How the brand new tax reduction invoice will impression house owner’s wallets

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How the new tax relief bill will impact homeowner's wallets

Gov. Kim Reynolds has signed SF619 into law. The legislation cuts taxes and invests significantly in mental health as well as foundational priorities like child care and housing.The governor said the tax reform law will save $100 million in property taxes across the state, but KCCI’s Cynthia Fodor looked into how much the average homeowner would save. With property taxes so high, homeowner Ken Smith is happy with any cash he can keep in his own pocket. “For those of us who are living on fixed income, or senior citizens, it helps relieve the tax burden on us,” Smith said. The new law drops the mental health levy that has been placed since 1996. So how much will that save homeowners? In Polk County, the administrator did the math. “It’s about 55 cents per a thousand valuation. So let’s say you have a $200,000 home. When this goes away it will save $55 on that $200,000 on property taxes,” said John Norris. However, Norris warns counties may have to raise taxes on that same property $25 a year to make up for money lost when the state eliminates backfill payments to local governments that were given to offset a previous commercial property tax cut. If that happens, the average homeowner would still save about $30 a year. Then there’s a cut in income taxes. Starting January 2023, the top individual income tax rate will drop from 8.5% to 6.5%. That’s a 2% savings. The law will also phase out the inheritance tax by January 2025. But mental health advocates like Mary Neubauer who lost her son to suicide said most importantly this law will provide better services that could save lives. “We hear a lot from families desperately looking for services,” Neubauer said. “The current system isn’t working. It’s not keeping up in terms of funding. But we are making progress and I’m really proud of that and hope things will continue to improve as we move forward.”Reynolds said they’re not done yet. Given the state’s surplus, she said she’ll be proposing additional income tax cuts in the next session.

Gov. Kim Reynolds has signed SF619 into law. The legislation cuts taxes and invests significantly in mental health as well as foundational priorities like child care and housing.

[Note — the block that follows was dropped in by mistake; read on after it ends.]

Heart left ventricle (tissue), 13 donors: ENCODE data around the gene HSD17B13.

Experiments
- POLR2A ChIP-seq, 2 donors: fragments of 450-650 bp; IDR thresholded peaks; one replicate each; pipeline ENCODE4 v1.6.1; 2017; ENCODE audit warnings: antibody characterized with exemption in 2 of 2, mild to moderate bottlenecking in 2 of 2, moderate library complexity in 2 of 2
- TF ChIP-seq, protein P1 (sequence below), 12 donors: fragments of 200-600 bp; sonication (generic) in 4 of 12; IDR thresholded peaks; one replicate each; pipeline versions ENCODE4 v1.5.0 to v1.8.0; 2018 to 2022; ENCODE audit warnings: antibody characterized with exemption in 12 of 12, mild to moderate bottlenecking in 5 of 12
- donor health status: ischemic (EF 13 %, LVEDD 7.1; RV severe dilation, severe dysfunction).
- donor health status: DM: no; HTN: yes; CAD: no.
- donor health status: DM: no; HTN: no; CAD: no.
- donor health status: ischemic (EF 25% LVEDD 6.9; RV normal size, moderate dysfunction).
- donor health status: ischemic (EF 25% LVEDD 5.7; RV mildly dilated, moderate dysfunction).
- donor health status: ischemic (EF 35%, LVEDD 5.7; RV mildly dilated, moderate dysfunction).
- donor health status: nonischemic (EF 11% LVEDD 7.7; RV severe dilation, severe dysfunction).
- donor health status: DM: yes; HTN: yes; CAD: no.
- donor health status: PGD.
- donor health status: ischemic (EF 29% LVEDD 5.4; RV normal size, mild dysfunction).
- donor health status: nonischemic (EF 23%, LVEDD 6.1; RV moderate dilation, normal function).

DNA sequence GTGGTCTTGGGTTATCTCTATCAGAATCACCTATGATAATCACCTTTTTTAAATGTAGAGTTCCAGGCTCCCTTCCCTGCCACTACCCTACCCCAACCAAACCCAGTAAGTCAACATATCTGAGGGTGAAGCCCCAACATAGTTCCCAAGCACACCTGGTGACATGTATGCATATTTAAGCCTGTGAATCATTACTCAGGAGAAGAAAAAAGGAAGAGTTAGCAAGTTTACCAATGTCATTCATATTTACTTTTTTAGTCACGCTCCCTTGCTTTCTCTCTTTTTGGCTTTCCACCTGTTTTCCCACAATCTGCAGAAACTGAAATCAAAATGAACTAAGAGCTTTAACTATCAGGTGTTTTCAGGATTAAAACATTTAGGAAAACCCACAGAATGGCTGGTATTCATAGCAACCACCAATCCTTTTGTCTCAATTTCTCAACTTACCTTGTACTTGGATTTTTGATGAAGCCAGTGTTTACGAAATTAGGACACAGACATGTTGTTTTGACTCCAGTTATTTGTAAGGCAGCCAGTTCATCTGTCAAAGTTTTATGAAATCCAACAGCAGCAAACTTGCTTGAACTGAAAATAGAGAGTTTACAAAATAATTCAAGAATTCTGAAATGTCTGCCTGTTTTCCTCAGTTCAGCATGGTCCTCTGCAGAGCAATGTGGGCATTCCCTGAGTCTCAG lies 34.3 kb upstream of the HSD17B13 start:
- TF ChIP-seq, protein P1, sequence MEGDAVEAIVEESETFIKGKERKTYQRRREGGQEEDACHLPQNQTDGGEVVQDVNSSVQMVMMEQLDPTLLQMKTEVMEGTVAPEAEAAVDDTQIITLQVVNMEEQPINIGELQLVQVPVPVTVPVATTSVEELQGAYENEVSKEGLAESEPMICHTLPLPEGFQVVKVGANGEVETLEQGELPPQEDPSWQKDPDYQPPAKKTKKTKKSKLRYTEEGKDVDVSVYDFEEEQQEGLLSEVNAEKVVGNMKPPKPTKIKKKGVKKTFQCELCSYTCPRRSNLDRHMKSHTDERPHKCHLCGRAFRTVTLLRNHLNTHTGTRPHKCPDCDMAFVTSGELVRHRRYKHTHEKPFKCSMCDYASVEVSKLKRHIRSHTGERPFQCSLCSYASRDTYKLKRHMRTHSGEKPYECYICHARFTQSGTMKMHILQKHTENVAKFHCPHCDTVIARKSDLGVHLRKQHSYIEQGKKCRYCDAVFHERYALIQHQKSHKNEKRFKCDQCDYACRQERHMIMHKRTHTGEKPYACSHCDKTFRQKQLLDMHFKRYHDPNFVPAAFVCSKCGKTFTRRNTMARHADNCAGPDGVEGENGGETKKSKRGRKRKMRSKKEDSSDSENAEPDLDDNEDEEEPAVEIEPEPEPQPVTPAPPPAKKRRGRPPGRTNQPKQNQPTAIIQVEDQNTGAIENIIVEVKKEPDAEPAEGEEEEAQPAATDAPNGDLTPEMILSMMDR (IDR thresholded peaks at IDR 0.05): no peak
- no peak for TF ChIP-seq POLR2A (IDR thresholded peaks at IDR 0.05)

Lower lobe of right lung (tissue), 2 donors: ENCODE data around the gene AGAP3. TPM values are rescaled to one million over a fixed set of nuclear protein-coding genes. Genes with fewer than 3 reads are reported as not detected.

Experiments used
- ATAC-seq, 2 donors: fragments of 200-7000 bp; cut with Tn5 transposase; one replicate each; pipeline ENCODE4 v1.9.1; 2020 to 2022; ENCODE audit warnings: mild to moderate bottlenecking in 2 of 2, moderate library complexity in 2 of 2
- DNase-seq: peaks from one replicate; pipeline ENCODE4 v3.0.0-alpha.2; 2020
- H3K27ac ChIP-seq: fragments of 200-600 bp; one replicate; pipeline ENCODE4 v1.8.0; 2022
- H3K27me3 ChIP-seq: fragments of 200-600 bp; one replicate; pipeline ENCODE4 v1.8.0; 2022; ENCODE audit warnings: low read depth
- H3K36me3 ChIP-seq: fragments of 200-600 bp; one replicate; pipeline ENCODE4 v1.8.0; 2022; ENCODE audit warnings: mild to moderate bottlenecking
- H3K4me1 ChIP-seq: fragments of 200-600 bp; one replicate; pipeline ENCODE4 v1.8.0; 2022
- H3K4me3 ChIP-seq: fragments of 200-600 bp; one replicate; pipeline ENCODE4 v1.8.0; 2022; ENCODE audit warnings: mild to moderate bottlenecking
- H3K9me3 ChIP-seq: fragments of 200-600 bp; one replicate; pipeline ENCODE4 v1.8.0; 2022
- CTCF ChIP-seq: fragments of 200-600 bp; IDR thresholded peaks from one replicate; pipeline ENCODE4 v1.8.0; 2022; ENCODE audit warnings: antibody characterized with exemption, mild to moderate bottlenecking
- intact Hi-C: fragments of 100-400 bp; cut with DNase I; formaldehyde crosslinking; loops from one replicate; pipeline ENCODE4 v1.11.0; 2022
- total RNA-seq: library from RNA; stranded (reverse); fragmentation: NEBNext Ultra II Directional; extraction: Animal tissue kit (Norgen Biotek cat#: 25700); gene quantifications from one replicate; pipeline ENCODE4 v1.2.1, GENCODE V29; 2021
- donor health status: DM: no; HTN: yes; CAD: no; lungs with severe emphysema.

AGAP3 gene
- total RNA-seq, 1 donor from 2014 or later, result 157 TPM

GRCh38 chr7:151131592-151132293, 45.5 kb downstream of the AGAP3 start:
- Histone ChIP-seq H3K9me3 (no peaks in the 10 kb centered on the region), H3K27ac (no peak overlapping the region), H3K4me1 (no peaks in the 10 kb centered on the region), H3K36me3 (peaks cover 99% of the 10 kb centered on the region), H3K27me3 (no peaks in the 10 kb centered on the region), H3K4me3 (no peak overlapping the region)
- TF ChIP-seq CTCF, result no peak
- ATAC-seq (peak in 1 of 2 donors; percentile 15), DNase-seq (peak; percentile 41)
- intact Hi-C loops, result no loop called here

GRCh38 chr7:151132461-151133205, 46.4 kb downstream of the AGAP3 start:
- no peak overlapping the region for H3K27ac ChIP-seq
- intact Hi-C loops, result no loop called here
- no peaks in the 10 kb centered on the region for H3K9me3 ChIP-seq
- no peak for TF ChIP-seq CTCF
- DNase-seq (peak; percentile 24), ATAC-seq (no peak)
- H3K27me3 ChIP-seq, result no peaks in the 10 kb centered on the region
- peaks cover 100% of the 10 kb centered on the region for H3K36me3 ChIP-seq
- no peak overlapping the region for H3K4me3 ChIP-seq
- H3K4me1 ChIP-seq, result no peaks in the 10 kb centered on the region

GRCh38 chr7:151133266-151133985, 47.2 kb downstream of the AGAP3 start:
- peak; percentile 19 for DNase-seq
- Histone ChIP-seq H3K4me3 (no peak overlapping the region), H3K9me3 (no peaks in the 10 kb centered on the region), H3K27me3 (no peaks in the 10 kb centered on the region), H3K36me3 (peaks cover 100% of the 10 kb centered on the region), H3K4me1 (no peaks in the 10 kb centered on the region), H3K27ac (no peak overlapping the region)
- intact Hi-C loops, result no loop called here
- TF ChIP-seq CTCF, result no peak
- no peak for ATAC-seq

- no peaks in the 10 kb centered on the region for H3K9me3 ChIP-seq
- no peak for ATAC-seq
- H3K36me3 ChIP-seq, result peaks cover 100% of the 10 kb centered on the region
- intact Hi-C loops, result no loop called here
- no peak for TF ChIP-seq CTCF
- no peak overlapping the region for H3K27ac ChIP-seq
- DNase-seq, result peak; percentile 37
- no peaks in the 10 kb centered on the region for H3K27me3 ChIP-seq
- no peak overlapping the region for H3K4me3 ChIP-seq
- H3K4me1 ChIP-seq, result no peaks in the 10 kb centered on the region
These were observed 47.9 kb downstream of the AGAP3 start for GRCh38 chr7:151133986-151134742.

The governor said the tax reform law will save $100 million in property taxes across the state, but KCCI’s Cynthia Fodor looked into how much the average homeowner would save.

With property taxes so high, homeowner Ken Smith is happy with any cash he can keep in his own pocket.

“For those of us who are living on fixed income, or senior citizens, it helps relieve the tax burden on us,” Smith said.

The new law drops the mental health levy that has been placed since 1996.

So how much will that save homeowners? In Polk County, the administrator did the math.

“It’s about 55 cents per a thousand valuation. So let’s say you have a $200,000 home. When this goes away it will save $55 on that $200,000 on property taxes,” said John Norris.

However, Norris warns counties may have to raise taxes on that same property $25 a year to make up for money lost when the state eliminates backfill payments to local governments that were given to offset a previous commercial property tax cut.

If that happens, the average homeowner would still save about $30 a year.

Then there’s a cut in income taxes. Starting January 2023, the top individual income tax rate will drop from 8.5% to 6.5%. That’s a 2% savings.

The law will also phase out the inheritance tax by January 2025.

But mental health advocates like Mary Neubauer who lost her son to suicide said most importantly this law will provide better services that could save lives.

“We hear a lot from families desperately looking for services,” Neubauer said. “The current system isn’t working. It’s not keeping up in terms of funding. But we are making progress and I’m really proud of that and hope things will continue to improve as we move forward.”

Reynolds said they’re not done yet. Given the state’s surplus, she said she’ll be proposing additional income tax cuts in the next session.